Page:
Barack Obama's drug policy: time for change

Juan Gabriel Tokatlian
15 April 2009

The United States president has prepared for the fifth Summit of the Americas in Trinidad & Tobago on 17-19 April 2009 by announcing a package of measures that will make easier the movement of people and remittances between the US and Cuba. This may help lift the atmosphere of his meeting with the thirty-three other leaders from across the region, among whom Cuba's is the only absentee. But if Barack Obama truly wanted to make a difference, there is one policy area that more urgently needs his focused attention and brave decision: drugs. Juan Gabriel Tokatlian is at the Universidad de San Andrés in Argentina. He earned a doctorate in international relations from the Johns Hopkins University school of advanced international studies. He lived, researched and taught in Colombia from 1981-98

Also by Juan Gabriel Tokatlian in openDemocracy:

"Colombia needs a Contadora: a democratic proposal" (30 May 2006)

"The partition temptation: from Iraq to Latin America" (29 November 2006)

"Latin America, China, and the United States: a hopeful triangle " (9 February 2007)

"A Latin American's memo to Bush" (9 March 2007)

"After Bush: dealing with Hugo Chávez" (13 March 2007)

"The global drug war: beyond prohibition" (4 December 2007)

"Washington and Latin America: farewell, Monroe" (7 October 2008)

"Cuba, Colombia, Venezuela...and Obama" (24 November 2008)

The prospect at this stage is remote. It has not yet dawned on the Obama administration that its decision to wage a "war on drugs" in a new theatre (Mexico) is doomed to the same failure it has experienced everywhere else in the region (in particular, Colombia). It will be a melancholy end to a four-decade effort.

In May 1971, the ill-fated Richard Nixon proclaimed the beginning of this "war". Since then Washington - with wide support among the international community - has comprehensively lost the fight against narcotics inside the United States and worldwide. Between the last failure in Colombia and the coming one in Mexico, the picture is one of unrelieved retreat (see "The global drug war: beyond prohibition", 4 December 2007).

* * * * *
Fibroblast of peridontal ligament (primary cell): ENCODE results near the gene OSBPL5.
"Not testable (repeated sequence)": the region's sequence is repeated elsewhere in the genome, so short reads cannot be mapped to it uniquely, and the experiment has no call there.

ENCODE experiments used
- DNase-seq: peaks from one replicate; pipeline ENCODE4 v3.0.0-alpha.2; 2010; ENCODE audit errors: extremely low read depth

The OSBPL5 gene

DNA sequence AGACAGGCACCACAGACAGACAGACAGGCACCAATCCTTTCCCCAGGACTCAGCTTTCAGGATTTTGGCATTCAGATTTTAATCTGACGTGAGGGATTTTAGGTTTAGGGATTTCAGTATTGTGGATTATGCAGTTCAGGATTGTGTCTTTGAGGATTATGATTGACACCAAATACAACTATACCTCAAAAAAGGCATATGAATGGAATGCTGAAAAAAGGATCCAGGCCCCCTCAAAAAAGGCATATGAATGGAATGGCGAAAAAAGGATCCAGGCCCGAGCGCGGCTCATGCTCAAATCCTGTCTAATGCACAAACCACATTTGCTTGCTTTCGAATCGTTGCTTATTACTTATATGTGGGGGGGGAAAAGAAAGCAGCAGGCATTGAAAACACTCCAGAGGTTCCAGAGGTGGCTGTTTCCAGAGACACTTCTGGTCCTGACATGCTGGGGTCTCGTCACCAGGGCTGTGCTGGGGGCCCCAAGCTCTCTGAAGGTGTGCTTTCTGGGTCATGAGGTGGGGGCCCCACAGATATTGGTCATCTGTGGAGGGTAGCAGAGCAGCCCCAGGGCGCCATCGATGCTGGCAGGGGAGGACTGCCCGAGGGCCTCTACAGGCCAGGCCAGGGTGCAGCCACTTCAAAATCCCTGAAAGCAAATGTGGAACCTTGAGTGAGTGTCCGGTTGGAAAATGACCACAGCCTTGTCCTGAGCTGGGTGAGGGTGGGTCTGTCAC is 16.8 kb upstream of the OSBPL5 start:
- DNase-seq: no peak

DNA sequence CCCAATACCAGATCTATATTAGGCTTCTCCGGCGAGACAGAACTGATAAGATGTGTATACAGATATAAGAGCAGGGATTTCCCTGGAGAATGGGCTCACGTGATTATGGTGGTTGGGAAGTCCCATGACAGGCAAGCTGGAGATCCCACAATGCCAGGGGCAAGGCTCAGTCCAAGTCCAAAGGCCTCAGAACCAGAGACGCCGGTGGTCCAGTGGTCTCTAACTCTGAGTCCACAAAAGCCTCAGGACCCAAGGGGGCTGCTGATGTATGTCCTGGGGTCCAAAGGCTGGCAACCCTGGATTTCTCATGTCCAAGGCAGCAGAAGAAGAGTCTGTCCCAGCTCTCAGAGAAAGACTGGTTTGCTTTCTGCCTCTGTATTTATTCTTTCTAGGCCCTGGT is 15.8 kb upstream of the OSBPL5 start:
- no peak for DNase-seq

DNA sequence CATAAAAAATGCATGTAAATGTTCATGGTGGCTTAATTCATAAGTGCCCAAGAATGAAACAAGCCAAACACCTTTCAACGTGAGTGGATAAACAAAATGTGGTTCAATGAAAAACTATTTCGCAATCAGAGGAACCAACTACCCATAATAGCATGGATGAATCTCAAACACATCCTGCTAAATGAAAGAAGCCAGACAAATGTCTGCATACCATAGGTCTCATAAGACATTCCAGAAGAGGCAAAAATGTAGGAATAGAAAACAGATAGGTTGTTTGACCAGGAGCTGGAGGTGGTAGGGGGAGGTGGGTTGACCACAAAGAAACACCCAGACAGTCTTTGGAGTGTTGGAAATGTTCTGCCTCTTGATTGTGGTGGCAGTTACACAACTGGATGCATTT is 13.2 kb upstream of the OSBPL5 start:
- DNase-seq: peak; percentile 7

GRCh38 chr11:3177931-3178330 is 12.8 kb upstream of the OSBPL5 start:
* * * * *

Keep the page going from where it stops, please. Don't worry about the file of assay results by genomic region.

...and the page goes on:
The coercive confrontation against drugs in Colombia has, under any measurable standard - cocaine production, drug availability and purity, the level of drug-related violence, control of narcotics-linked money-laundering, new markets for consumption - been a wholesale disappointment. Plan Colombia, that heavily militarised eight-year effort costing $6 billion, has proved incapable of curtailing the drug phenomenon in this part of the Americas - which extends worldwide.

In the 2000s, Bogota has undertaken a range of actions: forcefully (using chemical agents) eradicating illicit crops over an area approximately two-and-a-half times the state of Delaware, extraditing more than 600 Colombians to the United States, dismantling the traditional big drug cartels (and some of the new, more sophisticated, cellular, less visible, and smaller "boutique" ones). In its own terms, the strategy hasn't worked: the drug problem hasn't been solved, either in the United States or in the immediate region. True, Plan Colombia can be regarded as modestly successful as a counterinsurgency initiative, but as a counter-drug stratagem it has been a complete fiasco.